Review – Stone Age Customs Agate Jazz XL

Yes, this is stone. Why the hell not?

If you’re even half reading this blog then this can’t be all that surprising. After all, this is a place where 4mm Acrylic is commonplace, and the notion that a plectrum can be made from damn near anything is the lifeblood of The Lifted Chalice.

Crafted using the very earth itself, Stone Age make their picks out of everything from Glass to Seashell, Vinyl to Obsidian, and this is only one of the examples that I’ve had from them, the other being a truly breathtaking piece of Spiderweb Jasper (which met with an untimely demise in my oafish hands). Each one is completely unique, the pattern and grain never to be repeated, making them quite an event.

On one hand, it’s completely pointless comparing these to the Dunlop .73mm that I use as the off-the-peg benchmark because it’s from a completely different universe. On the other, they’re both picks, so it’s completely fair. A Landrover to the Dunlop’s bicycle, this blackened weapon has the faintest transparency in places, but this was impossible to capture on camera, and incredibly hard to see even with the naked eye.

So, what does it sound like? Well, let me tell you this. Out of all the picks I own, this one has the most clarity, and, if I’m being completely straight, the most power. It’s hilarious how clean and clear the notes are, especially when you’re piling on the gain. I did a three-hour rehearsal at full chat the day this arrived, and aside from sticking to my fingers like rigid glue it made my every note ring like a holy bell. Chords seemed to be painted in brighter colours, and the nuances of the micro-bends that I put into so much of my music were astonishingly evident.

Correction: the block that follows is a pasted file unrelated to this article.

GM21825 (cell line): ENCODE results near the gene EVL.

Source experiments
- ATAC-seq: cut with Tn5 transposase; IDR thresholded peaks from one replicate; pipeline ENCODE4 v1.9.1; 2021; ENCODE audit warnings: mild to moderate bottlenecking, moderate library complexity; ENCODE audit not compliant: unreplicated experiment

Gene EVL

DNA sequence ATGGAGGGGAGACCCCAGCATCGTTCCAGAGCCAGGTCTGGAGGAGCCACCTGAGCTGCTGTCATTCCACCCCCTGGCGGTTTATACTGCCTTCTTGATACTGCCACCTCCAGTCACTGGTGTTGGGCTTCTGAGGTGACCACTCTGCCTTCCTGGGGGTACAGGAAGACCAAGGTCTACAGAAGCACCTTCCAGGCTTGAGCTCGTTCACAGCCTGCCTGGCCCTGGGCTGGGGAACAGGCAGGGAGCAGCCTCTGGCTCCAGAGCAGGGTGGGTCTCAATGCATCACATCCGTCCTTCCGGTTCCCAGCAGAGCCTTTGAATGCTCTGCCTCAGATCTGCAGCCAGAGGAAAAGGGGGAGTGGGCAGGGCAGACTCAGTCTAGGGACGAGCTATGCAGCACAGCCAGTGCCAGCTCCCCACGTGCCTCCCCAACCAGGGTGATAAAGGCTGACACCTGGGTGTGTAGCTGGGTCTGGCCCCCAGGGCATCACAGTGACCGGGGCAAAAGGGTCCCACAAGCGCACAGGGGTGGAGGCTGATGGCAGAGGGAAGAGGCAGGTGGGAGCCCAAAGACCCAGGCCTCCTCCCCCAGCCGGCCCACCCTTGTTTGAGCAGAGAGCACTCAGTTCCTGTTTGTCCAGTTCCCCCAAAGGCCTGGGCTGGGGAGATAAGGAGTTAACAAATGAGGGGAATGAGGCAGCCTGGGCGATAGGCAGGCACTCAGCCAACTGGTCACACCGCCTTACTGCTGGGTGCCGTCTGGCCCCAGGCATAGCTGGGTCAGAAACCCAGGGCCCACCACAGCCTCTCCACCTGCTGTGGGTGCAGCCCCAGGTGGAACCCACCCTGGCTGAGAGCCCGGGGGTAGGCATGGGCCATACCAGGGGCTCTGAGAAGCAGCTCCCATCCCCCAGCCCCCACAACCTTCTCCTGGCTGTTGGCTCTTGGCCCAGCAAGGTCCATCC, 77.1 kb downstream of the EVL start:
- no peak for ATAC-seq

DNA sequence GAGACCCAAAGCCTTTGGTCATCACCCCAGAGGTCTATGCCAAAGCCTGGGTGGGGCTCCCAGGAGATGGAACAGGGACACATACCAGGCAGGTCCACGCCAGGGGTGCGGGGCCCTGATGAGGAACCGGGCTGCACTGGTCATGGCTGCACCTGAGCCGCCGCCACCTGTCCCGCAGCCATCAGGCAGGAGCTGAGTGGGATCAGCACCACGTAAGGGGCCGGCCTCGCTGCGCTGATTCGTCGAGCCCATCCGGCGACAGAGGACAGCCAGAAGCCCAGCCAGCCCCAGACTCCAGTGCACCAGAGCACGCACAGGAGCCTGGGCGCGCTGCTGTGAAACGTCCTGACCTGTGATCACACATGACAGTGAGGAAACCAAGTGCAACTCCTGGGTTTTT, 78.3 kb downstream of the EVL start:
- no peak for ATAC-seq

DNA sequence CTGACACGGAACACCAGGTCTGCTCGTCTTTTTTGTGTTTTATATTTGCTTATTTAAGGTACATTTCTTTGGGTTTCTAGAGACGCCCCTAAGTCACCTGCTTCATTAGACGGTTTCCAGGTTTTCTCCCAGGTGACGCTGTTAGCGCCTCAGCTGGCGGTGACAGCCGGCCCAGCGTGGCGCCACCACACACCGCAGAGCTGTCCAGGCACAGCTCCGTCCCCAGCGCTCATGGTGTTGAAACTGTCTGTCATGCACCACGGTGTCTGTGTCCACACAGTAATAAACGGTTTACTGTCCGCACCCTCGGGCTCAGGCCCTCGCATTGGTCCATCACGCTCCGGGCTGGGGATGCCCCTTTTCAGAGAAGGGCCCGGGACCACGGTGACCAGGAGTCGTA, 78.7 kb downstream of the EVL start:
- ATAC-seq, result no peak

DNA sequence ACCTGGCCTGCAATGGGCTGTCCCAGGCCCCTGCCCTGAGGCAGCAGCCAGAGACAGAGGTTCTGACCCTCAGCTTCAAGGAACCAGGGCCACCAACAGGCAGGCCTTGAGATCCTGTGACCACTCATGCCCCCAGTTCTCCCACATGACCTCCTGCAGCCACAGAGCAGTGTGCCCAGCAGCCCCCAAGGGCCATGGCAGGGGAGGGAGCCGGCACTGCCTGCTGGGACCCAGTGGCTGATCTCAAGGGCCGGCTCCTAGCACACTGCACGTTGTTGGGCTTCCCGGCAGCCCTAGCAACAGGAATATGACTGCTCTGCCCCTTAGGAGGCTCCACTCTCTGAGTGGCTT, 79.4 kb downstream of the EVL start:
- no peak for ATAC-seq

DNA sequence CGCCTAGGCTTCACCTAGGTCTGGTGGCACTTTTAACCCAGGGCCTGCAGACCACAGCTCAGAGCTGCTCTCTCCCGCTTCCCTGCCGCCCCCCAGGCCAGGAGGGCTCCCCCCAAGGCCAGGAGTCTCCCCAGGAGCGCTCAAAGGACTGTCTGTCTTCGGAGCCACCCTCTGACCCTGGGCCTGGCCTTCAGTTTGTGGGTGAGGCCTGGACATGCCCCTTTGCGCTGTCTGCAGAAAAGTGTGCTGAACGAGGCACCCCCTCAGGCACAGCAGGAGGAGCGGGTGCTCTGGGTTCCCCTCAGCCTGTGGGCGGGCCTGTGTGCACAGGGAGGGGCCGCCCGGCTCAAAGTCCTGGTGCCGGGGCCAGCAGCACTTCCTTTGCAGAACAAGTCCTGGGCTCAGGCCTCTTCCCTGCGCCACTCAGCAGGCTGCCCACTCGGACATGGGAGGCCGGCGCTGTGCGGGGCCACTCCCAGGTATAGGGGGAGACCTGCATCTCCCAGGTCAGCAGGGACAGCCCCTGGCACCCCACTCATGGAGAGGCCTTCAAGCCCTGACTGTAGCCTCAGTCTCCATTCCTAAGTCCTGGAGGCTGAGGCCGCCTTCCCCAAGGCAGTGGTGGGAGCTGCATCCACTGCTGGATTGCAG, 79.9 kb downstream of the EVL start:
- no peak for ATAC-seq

I’m obviously into this in a big way, so here are the downsides – well, the downside. The edge, which has been drastically altered to a rounded bevel since I took custody of this Agate scimitar, is very straight, and put me immediately in mind of our huge friend, the Winspear Shuriken. This key physical attribute meant that the scrape when playing acoustic was significant, and although this was completely absent on my electric, I was conscious of it during any single note work. That being said, when playing chords my right hand was so relaxed it was like being on holiday, and when I listened back to the ubiquitous phone recordings of that rehearsal I had truly never been rendered with such a jubilant strength.

I would be lying to each and every one of you directly if I said I wasn’t in the process of selecting further models to try out the new edge, as I believe that it will wipe the floor with anything out there as an all-rounder. If you’re looking for a squeaky sheen, a huddled warmth or a indie clack, then these aren’t necessarily the picks for you, but if what you want is a heartfelt, almost alarmingly detailed rendition of exactly what you’re playing, get in there and don’t look back.

Vitals:

  • 3.5mm thick defiant positivity
  • Polished Agate
  • Made in Burlington, Vermont, USA by hand
  • An 8/10
  • Cost per unit: around £15
  • Actual stone I mean come on

http://www.etsy.com/shop/stoneageguitarpicks

Instagram/Facebook: @stoneageguitarpicks

 

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